User-centered Design

Course reflection

The course User-Centered Design was about designing with users in mind. During the course, we used the Book ‘Interaction Design’ as a clear guideline. We worked in groups to put the theories given to us during the lectures into practice. The design case we worked on was to make a product that combined the advantages of cash and electronic payment. For the case, we choose the user group of children from eight to twelve years old.

For the course User-Centered Design my expectations were positive, and I expected it would be one of the more interesting courses of my studies. As the name suggests I expected the course would be about Designing for users. You see quite a lot of products that are clearly not designed with users in mind, and this course would tackle that problem so that we will become designers that can design usable products.
The most interesting to me seemed to learn how to involve users in the design process, and how to get useful information from users that can significantly improve the final design.
I had enjoined the course From Idea to Design very much, and I hoped end expected this course would feature a similar design case. I hoped it would give us the freedom to explore the idea of user involvement to teach us how to use it in the future.

I did not know any of my group members before, and I think because of that we were off to a bit of a rough start. The first time we met was the Thursday of the second week, this was the day of the weekly presentation. It took a while for us to get comfortable working together, but in the end, we formed a decently functioning group.
During the whole course, the assignments have been rather vague, and it was hard to see the link between all the different assignments, and even weeks. Sometimes it looked like we were doing something entirely different every week. This didn’t help much with motivation for the course, and it didn't help our collaboration either. For me, it sometimes felt if we were four individuals coming together to work on the same assignments.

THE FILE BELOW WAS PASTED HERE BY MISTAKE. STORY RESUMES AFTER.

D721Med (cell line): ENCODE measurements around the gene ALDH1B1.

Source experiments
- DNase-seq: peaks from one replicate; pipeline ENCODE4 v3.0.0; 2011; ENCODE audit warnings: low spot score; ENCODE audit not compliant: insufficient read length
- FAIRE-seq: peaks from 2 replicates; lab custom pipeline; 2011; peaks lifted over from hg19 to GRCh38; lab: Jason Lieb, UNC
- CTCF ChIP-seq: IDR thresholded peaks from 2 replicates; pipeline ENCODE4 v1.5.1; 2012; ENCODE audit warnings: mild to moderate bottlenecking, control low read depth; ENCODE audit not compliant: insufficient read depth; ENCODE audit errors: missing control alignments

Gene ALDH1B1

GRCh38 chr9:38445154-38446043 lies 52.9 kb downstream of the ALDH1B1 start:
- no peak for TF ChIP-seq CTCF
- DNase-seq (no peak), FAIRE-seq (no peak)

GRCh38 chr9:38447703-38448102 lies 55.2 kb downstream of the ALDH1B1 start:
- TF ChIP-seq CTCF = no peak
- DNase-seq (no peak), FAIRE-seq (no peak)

The way the course is structured it does not encourage collaboration, and elaborating on each other's work. For me, this contrast was painfully clear, because in my other group this quartile we collaborated very well. One of the advantages of working in a group is that you can use each member's expertise so that together you can accomplish something you would not have been able to on your own.

Because of the way this course is structured it does not stimulate groups to reach their full potential. The tight schedule, and clear assignments every week made that I did not enjoy this course as much as I had hoped. I do understand that we are beginning designers and that we have a lot to learn, but taking away most of the freedom seems a bit odd for a study that should teach an open-minded approach. This course was the opposite, everything was based on structure and methods. The upside of this is that I clearly showed me what type of designer I want, or don’t want, to be.